Editor’s Note: This post has been updated to credit the original reporting done by Montana journalist Hunter Pauli, who was first on this story and connected the dots revealing its significance.
A round of flyers advertising recruitment for a militia to “end the hijacking of America by the deep state” and to put an end to “American communism” popped up in Helena, Montana on Sunday.
It was a mystery where they came from, but the pamphlets left readers with a clue: those who wanted to “learn more” about the bid to muster a militia aimed at creating a new Congress could stop by a local church, the Canyon Ferry Road Baptist Church, for an information session next month.
Canyon Ferry Road Baptist Church, a church with a history of wading into political controversy, is helmed by the state chaplain of Montana’s Air National Guard, local reporter Hunter Pauli reported.
But Chad Helser, Canyon Ferry Road Baptist Church senior pastor and chaplain at Montana’s 120th Airlift Wing, emphatically denied to TPM in a phone interview and subsequent statement that he or his congregation were involved in advocating for the overthrow of the U.S. government.
Instead, Hesler maintained, his church had decided to “house” the group, called Tactical Civics, due to concerns about free speech.
“We are not sponsoring this, or encouraging attendance, but we will not deny this organization the right to speak,” Hesler said.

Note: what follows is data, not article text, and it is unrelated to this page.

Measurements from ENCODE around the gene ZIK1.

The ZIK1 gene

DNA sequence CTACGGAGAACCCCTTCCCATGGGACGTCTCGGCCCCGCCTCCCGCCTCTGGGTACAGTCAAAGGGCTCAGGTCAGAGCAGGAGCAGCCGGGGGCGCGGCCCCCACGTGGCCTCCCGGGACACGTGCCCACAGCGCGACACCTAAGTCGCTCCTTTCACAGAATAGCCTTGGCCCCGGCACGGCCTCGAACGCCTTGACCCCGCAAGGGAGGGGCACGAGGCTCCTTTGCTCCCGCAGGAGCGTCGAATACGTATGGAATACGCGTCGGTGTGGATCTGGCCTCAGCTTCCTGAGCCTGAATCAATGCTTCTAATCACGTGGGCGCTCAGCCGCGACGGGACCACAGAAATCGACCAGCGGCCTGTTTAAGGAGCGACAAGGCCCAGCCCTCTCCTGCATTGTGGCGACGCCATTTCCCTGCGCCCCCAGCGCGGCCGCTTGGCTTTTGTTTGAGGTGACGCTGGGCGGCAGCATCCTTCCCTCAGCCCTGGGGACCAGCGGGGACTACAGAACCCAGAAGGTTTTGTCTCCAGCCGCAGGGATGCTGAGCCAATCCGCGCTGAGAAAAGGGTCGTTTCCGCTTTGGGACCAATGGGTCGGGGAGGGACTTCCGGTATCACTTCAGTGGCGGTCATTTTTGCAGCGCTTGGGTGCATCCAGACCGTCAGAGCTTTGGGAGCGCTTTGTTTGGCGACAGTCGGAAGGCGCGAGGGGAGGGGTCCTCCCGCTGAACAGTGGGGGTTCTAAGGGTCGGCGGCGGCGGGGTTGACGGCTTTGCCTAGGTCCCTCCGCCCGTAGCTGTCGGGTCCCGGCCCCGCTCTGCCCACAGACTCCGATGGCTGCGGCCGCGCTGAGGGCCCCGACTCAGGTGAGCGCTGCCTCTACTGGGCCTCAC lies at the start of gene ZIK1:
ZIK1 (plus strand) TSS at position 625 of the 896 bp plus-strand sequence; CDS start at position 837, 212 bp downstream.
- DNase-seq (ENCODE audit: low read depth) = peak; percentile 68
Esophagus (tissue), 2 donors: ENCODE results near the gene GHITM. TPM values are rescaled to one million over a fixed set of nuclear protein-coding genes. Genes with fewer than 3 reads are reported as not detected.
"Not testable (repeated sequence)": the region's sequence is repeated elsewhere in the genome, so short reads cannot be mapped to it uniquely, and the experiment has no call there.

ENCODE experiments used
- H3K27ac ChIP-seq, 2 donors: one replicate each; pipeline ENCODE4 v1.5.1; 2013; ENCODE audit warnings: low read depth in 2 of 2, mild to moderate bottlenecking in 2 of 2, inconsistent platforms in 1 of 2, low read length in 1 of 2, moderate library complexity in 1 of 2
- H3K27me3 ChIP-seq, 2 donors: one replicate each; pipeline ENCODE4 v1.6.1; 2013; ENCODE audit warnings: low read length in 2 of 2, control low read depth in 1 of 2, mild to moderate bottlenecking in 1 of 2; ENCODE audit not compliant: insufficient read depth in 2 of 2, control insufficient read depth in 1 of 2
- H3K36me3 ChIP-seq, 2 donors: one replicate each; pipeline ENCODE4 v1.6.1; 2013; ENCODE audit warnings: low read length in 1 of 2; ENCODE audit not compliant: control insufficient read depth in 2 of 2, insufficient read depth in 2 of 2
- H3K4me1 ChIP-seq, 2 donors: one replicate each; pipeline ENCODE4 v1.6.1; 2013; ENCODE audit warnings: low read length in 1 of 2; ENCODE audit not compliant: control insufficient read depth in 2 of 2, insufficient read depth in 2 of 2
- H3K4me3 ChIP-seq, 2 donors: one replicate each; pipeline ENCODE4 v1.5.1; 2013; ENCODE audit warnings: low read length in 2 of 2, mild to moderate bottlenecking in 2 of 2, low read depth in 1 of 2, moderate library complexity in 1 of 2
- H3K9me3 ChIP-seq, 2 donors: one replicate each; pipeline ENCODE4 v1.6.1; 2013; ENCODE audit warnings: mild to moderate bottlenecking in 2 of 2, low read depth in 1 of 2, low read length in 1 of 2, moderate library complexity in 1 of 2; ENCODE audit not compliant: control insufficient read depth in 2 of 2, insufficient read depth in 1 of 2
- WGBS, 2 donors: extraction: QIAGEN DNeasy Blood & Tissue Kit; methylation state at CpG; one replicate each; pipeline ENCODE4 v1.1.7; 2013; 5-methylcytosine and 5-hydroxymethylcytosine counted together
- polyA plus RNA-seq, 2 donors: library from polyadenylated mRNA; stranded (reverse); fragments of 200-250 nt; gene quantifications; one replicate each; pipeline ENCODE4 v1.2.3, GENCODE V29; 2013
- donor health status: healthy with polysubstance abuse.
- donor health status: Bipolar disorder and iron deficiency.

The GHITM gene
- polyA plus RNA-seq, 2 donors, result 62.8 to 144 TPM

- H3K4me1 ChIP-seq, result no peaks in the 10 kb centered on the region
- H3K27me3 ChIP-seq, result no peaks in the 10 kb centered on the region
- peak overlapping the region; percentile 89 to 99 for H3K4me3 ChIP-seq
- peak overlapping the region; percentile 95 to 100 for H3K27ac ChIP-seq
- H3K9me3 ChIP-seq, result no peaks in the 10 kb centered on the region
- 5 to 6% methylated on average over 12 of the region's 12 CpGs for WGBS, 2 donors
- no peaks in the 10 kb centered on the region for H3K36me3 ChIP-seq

He also emphasized to TPM that “this congregation has not made any statement, we have not advertised, supported for or against, made financial contributions, nor is this congregation recruiting or sending out recruiters for any institution other than the kingdom of god.”
Bloggers in Montana first noticed over the weekend that people in Helena were distributing pamphlets advertising recruitment for the militia, which would replace Congress with a version containing “small districts to limit politicians’ power.”
Tactical Civics is a group run by onetime Infowars guest David Zuniga. Pauli first reported Zuniga’s involvement. Its name is emblazoned on the pamphlets, which promote a plan for fighting back against a Republic that has been “overthrown by openly arrogant, lawless Washington DC and state palaces who push mask fascism, steal elections, invite in illegal aliens, plan gun grabs, and intend to make American Communism permanent.”
One local report said that members of Hesler’s church were distributing the flyers to recruit for the militia project.
“No members of the church that I’m aware of were handing out the flyer,” Hesler told TPM.
Hesler became a pastor after a career in the Air Force, which led to him becoming a state chaplain for the National Guard.
The pastor of this Montana church that wants to start a militia to "end the hijacking of America by the deep state" and stop "American communism" was sworn in last year as state chaplain of the Montana Air National Guard. https://t.co/838k8YfJ96 https://t.co/s4UHoAIkcd pic.twitter.com/S2fZp7mAKf
— Hunter Pauli (@paulimeth) March 21, 2021
The Tactical Civics session comes as the military conducts a full-force examination of extremism within its ranks following the Jan. 6 insurrection attempt at the U.S. Capitol. Among those charged with crimes related to the breach of Congress, more than thirty have been veterans.